• 5.
    Laukka, Petri
    et al.
    Stockholm University, Faculty of Social Sciences, Department of Psychology.
    Eerola, Tuomas
    Thingujam, Nutankumar S.
    Yamasaki, Teruo
    Beller, Gregory
    Universal and Culture-Specific Factors in the Recognition and Performance of Musical Affect Expressions2013In: Emotion, ISSN 1528-3542, E-ISSN 1931-1516, Vol. 13, no 3, p. 434-449Article in journal (Refereed)
    Abstract [en]

    We present a cross-cultural study on the performance and perception of affective expression in music. Professional bowed-string musicians from different musical traditions (Swedish folk music, Hindustani classical music, Japanese traditional music, and Western classical music) were instructed to perform short pieces of music to convey 11 emotions and related states to listeners. All musical stimuli were judged by Swedish, Indian, and Japanese participants in a balanced design, and a variety of acoustic and musical cues were extracted. Results first showed that the musicians' expressive intentions could be recognized with accuracy above chance both within and across musical cultures, but communication was, in general, more accurate for culturally familiar versus unfamiliar music, and for basic emotions versus nonbasic affective states. We further used a lens-model approach to describe the relations between the strategies that musicians use to convey various expressions and listeners' perceptions of the affective content of the music. Many acoustic and musical cues were similarly correlated with both the musicians' expressive intentions and the listeners' affective judgments across musical cultures, but the match between musicians' and listeners' uses of cues was better in within-cultural versus cross-cultural conditions. We conclude that affective expression in music may depend on a combination of universal and culture-specific factors.

  • 6.
    Laukka, Petri
    et al.
    Stockholm University, Faculty of Social Sciences, Department of Psychology.
    Neiberg, Daniel
    Elfenbein, Hillary Anger
    Evidence for cultural dialects in vocal emotion expression: acoustic classification within and across five nations2014In: Emotion, ISSN 1528-3542, E-ISSN 1931-1516, Vol. 14, no 3, p. 445-449Article in journal (Refereed)
    Abstract [en]

    The possibility of cultural differences in the fundamental acoustic patterns used to express emotion through the voice is an unanswered question central to the larger debate about the universality versus cultural specificity of emotion. This study used emotionally inflected standard-content speech segments expressing 11 emotions produced by 100 professional actors from 5 English-speaking cultures. Machine learning simulations were employed to classify expressions based on their acoustic features, using conditions where training and testing were conducted on stimuli coming from either the same or different cultures. A wide range of emotions were classified with above-chance accuracy in cross-cultural conditions, suggesting vocal expressions share important characteristics across cultures. However, classification showed an in-group advantage with higher accuracy in within- versus cross-cultural conditions. This finding demonstrates cultural differences in expressive vocal style, and supports the dialect theory of emotions according to which greater recognition of expressions from in-group members results from greater familiarity with culturally specific expressive styles.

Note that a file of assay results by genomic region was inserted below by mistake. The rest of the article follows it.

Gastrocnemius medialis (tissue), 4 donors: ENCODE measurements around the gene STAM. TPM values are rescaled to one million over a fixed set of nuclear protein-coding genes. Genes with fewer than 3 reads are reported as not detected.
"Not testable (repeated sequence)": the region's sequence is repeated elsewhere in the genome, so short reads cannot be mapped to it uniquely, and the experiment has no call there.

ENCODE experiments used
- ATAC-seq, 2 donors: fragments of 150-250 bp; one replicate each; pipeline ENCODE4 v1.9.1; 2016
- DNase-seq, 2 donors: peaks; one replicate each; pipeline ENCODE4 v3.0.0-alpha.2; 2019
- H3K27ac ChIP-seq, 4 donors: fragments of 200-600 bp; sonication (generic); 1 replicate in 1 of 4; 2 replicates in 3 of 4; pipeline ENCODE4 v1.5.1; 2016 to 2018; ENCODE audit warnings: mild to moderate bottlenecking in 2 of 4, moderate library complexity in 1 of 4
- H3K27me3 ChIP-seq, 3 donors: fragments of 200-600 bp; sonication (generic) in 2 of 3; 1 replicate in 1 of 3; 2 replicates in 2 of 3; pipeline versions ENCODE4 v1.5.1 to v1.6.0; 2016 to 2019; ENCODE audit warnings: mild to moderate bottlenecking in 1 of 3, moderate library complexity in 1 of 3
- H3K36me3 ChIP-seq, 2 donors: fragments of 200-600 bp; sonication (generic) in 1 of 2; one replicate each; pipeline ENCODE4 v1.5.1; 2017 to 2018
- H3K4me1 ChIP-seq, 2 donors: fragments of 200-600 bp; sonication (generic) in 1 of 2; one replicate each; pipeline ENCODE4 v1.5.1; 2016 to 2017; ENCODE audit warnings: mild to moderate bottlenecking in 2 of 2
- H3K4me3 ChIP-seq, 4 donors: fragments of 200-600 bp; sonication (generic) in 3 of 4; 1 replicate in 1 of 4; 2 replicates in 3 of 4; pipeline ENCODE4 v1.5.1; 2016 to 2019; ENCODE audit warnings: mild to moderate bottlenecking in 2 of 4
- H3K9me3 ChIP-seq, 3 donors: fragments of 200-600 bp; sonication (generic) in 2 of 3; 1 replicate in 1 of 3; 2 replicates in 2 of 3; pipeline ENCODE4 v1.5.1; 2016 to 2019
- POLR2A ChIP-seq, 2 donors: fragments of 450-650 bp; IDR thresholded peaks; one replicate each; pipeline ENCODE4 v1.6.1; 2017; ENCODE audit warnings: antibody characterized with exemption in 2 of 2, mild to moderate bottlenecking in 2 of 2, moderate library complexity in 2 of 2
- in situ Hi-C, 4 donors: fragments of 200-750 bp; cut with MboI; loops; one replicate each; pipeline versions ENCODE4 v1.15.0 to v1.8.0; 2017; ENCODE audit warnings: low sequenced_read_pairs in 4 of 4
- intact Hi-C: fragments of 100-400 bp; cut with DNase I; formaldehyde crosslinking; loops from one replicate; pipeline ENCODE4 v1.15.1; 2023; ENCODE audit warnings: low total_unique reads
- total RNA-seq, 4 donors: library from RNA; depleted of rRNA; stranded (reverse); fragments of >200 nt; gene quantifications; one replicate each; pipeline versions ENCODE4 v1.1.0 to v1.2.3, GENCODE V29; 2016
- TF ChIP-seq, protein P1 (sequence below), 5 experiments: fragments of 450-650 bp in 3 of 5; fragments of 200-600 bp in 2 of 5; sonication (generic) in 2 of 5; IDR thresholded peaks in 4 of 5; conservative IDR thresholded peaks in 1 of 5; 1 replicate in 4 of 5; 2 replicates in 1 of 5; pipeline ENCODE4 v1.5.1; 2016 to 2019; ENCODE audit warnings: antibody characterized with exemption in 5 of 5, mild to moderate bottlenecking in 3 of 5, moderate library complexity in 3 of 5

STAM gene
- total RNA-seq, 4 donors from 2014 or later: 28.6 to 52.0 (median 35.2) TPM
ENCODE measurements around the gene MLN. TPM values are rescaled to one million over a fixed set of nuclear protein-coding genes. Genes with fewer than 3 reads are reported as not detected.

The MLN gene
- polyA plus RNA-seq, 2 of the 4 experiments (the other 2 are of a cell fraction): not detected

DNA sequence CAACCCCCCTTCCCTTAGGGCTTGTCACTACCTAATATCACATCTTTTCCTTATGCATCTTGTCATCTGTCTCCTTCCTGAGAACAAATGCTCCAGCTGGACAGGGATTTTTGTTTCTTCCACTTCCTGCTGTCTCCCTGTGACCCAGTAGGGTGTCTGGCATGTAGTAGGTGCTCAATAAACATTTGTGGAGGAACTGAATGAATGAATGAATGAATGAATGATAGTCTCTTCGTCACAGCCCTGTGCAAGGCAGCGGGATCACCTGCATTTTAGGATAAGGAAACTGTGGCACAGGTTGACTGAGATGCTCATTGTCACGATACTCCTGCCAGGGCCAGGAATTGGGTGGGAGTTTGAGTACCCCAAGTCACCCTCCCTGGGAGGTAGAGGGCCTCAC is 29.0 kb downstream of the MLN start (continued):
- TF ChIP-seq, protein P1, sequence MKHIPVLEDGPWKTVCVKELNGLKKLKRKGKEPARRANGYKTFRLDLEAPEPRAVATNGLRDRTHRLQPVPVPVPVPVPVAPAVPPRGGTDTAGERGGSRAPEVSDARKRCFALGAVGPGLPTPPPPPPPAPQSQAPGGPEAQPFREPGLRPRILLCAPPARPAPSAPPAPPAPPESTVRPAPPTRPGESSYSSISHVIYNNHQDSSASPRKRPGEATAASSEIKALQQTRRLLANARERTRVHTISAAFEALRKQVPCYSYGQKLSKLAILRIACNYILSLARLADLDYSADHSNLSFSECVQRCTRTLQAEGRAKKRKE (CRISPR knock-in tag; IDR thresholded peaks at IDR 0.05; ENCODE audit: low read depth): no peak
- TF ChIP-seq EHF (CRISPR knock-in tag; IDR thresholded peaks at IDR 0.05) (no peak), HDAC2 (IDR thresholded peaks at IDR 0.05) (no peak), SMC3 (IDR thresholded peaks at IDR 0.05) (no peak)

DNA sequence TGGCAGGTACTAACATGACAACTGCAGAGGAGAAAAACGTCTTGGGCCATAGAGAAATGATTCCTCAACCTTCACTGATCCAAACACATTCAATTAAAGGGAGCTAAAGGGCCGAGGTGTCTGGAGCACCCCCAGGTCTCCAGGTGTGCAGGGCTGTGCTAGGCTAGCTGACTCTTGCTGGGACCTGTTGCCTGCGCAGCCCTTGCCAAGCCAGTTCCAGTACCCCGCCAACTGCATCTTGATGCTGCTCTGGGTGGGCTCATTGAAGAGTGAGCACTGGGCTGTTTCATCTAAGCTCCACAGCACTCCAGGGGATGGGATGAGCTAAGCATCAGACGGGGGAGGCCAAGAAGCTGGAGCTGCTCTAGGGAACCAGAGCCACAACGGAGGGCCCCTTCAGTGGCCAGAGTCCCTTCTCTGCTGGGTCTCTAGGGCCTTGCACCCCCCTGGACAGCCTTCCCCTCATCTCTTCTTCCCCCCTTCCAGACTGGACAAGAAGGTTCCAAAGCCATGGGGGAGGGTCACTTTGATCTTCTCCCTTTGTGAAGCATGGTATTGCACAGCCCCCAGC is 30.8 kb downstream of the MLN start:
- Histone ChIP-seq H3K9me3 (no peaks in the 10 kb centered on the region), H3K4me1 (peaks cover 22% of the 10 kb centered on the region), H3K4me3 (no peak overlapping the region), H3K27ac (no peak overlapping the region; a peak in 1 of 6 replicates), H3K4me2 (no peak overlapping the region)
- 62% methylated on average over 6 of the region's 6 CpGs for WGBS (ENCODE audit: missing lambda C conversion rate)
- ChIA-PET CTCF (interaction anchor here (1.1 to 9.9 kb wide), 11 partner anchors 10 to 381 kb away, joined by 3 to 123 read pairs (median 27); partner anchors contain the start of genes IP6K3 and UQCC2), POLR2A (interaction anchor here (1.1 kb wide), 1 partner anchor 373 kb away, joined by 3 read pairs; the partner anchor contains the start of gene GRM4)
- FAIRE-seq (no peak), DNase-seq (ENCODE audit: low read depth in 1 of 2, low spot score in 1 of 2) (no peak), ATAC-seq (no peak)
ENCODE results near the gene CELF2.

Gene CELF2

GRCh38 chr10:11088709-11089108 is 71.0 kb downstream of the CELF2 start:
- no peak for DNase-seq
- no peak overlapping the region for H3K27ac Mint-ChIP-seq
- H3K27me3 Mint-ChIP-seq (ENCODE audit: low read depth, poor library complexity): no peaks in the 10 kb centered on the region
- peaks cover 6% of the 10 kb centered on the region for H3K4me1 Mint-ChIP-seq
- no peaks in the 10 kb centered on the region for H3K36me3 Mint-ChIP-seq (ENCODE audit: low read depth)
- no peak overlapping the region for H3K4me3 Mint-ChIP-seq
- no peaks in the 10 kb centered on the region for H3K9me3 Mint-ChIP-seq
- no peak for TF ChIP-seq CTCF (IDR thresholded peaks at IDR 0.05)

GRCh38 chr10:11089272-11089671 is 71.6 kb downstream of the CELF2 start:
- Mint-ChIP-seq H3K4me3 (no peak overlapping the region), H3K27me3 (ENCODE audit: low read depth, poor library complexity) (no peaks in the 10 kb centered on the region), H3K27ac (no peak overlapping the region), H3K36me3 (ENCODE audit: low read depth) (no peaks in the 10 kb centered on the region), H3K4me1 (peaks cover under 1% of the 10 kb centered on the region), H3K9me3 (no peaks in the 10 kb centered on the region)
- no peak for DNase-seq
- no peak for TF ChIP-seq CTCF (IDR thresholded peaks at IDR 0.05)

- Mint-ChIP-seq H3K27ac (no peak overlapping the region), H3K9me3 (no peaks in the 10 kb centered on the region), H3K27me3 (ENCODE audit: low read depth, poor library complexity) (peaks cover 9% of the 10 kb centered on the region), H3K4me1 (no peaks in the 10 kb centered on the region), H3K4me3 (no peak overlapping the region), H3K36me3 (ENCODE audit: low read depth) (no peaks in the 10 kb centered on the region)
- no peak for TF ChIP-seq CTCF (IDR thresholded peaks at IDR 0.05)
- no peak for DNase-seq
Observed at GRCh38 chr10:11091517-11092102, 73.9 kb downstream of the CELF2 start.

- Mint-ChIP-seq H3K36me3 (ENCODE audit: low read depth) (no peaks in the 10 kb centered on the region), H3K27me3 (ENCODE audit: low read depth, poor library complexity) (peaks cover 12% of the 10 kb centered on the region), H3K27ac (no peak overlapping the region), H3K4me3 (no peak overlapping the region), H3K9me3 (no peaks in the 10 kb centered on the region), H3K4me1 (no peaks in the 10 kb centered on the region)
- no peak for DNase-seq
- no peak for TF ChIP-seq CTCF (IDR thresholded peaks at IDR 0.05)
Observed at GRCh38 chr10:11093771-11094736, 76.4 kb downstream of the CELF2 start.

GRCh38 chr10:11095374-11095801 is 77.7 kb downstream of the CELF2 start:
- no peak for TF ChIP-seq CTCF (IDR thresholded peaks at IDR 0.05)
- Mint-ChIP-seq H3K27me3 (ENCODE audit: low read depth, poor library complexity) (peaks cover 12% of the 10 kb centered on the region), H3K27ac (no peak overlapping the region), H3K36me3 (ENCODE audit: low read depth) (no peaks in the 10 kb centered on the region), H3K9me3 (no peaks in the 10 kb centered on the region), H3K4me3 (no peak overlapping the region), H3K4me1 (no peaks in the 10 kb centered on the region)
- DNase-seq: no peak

• 7.
    Wiens, Stefan
    et al.
    Stockholm University, Faculty of Social Sciences, Department of Psychology.
    Peira, Nathalie
    Stockholm University, Faculty of Social Sciences, Department of Psychology.
    Golkar, Armita
    Stockholm University, Faculty of Social Sciences, Department of Psychology.
    Öhman, Arne
    Recognizing masked threat: Fear betrays, but disgust you can trust2008In: Emotion, ISSN 1528-3542, E-ISSN 1931-1516, Vol. 8, no 6, p. 810-819Article in journal (Refereed)
    Abstract [en]

    If emotions guide consciousness, people may recognize degraded objects in center view more accurately if they either fear the objects or are disgusted by them. Therefore, we studied whether recognition of spiders and snakes correlates with individual differences in spider fear, snake fear, and disgust sensitivity. Female students performed a recognition task with pictures of spiders, snakes, flowers, and mushrooms as well as blanks. Pictures were backward masked to reduce picture visibility. Signal detection analyses showed that recognition of spiders and snakes was correlated with disgust sensitivity but not with fear of spiders or snakes. Further, spider fear correlated with the tendency to misinterpret blanks as threatening (response bias). These findings suggest that effects on recognition and response biases to emotional pictures vary for different emotions and emotional traits. Whereas fear may induce response biases, disgust may facilitate recognition.